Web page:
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Hej alla glada! (sura också )

Jag har suttit en stund nu och letat efter några bra grundinställningar till framvagnen. (Sierra)

Är det någon som har en idé på vad som är gångbart utan att be mig köpa väghållningsboken eller leta på Rejsa!?

Jag vill få ett hum om Toe, Camber, Caster.

Mvh Mange

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För en MK rekommenderas 1 grad camber för landsväg, 2 grader för bana. Lite toe-in både fram och bak. Mushroom justeras för castor, toppen av kulleden så långt fram som möjligt.

Detta är taget från Irländska importören av MK. Självklart ska du senare låta något proffs göra slutjusteringen med laser osv.

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Tack för svaret, jag förstår bara inte riktigt vad du menar med mushroom justeras för caster, toppen av kulleden så långt fram som möjligt. Blir inte castervinkeln åt fel håll då??

Mvh Mange

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MK rekomenderar inte toe in utan neutral.

Här kommer lite mer info

Indy Set-up Advice

I got talking to Bill Adair about set up of my Indy and I'm going to pass on what I've found out.

Just to put it into perspective Bill has been racing cars for the guts of 25 years, has raced westfileds and is the Ireland agent for MK. I'm no expert and I'm merely relaying what he told me, also I'm jusyt starting to do this stuff to my own Indy.

First off is toe in / toe out. First get your car onto flat surface and point the front wheels straight ahead. Attach a couple of straight pieces of wood (any material woill do as long as they're straight) to the front wheels pointing out front - I used bungy cords seemed to work OK. Make sure the wood isn't being fouled by the front cycle wings or your fancy sticky-out alloy spokes!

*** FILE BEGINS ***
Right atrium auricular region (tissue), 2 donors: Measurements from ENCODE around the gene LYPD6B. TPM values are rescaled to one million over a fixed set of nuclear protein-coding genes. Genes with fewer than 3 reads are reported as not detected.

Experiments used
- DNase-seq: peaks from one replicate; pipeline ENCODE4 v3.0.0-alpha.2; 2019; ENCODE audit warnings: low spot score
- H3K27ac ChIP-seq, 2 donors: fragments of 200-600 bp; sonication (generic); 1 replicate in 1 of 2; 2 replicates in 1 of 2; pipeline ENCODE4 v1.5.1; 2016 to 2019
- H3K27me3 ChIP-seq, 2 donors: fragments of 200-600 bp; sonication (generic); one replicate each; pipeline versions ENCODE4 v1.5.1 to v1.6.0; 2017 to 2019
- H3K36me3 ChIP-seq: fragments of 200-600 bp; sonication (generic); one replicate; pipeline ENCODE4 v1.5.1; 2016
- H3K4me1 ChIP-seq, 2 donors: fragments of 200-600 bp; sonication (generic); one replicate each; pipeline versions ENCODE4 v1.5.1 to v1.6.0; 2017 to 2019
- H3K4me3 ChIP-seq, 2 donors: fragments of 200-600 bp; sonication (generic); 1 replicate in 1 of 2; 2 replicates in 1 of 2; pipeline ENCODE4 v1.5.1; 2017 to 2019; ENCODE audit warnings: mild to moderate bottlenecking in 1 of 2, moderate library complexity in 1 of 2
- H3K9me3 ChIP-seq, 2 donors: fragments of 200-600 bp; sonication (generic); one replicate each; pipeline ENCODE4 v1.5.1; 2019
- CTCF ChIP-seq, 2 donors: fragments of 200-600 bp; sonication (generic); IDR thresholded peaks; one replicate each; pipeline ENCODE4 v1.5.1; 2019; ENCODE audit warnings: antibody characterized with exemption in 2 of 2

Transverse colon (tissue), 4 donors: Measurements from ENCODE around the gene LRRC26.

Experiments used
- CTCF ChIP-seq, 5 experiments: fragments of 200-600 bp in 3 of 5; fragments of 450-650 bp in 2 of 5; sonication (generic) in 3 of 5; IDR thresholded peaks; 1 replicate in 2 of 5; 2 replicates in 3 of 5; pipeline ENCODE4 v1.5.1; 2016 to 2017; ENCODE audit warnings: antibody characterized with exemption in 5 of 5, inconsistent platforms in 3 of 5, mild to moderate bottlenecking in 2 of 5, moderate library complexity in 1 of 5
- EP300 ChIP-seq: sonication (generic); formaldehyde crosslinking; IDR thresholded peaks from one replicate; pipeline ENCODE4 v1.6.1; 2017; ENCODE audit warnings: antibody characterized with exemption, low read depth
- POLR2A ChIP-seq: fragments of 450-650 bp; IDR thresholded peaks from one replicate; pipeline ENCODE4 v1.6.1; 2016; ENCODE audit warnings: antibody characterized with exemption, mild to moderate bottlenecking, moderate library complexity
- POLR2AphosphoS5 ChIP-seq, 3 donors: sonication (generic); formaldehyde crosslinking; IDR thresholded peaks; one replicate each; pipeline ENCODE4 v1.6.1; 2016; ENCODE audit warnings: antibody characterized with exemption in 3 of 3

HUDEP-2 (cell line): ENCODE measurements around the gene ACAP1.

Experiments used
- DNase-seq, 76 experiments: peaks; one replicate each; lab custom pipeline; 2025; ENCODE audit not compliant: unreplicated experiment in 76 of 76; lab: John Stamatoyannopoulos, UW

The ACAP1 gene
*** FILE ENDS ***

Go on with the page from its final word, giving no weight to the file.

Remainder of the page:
I measure two points on the sticks (measured from the centre of the wheels) one 60cm out and one 120cm out. Measure the differnce in the widths of the sticks at these two points. If they're the same you're wheels are both pointing straight ahead niether toe in or toe out. If the 120cm point is narrower you're toeing in. Bill recommends a small amount of toe-in on an Indy. I sat down and did a bit ot trig and reckon that if the 120cm point is 10mm narrower than the 60cm point that's about 0.5 degrees toe in.

For castor Bill reckons if your castor is the same on both sides it's a big help. This can be checked by turning your wheels full lock to one side then hanging a plumb line down from the top of the wheel and seeing how much it overhangs thebottom of the wheel. Do the same on the other side and I guess you can adjust your mushroom insert to get them to match. I'm setting my castor basically to maximum, but I'm going to get both sides to match (they're about 3mm different at the mo).

Bump steer - this is one Bill told me about he reckons is veryt important. One of the big advantages is of an Indy is that the steering rack is shortened to reduce bump steer, however Bill reckons that if you take the bottom bolt of the coil-over and use a jack to move the car up and down (simulating full suspension travel) you can see if the car toes-in or out (using the stick method from above) if it is then shim the steering rack with a washer and try again. Ideally you should be able to get the suspension to travel without changing the toe-in or out of the car at all. According to Bill this greatly improves the car's handling and stability. On his hillclimb Westfield he had had had to shim the rack by 10mm to get it right, but when it did he reckoned it was worth 2000 quids worth spent on the engine!! I guess it's all to do with geting the ball joints at the end of the rack to line up exactly with the suspension brackets.

Corner weights. Bill reckoned getting a sturdy set of bathroom scales and 3 pieces of wood exactly the same height as the scales then setting the car up on these and rotating the scales round each wheel taking note of the weights (with you sitting in the seat of course). You then adjust the spring platform on the diagonallt opposite wheel (increase ride height to throw more weight onto the opposite wheel). Repeat until all 4 wheels are weighing the same, or as close as you can get them.

Now he never mentioned any way of measuring or setting up the camber of the front wheels - anyone got an easy way of doing that? I can't think of anything without removing the cycle wings!

I hope this might be of interest to some of you and I'm interested to hear if anyone has any improvments in any of these ideas - or spotted any mistakes!

Hoppas det är till hjälp

Michael W


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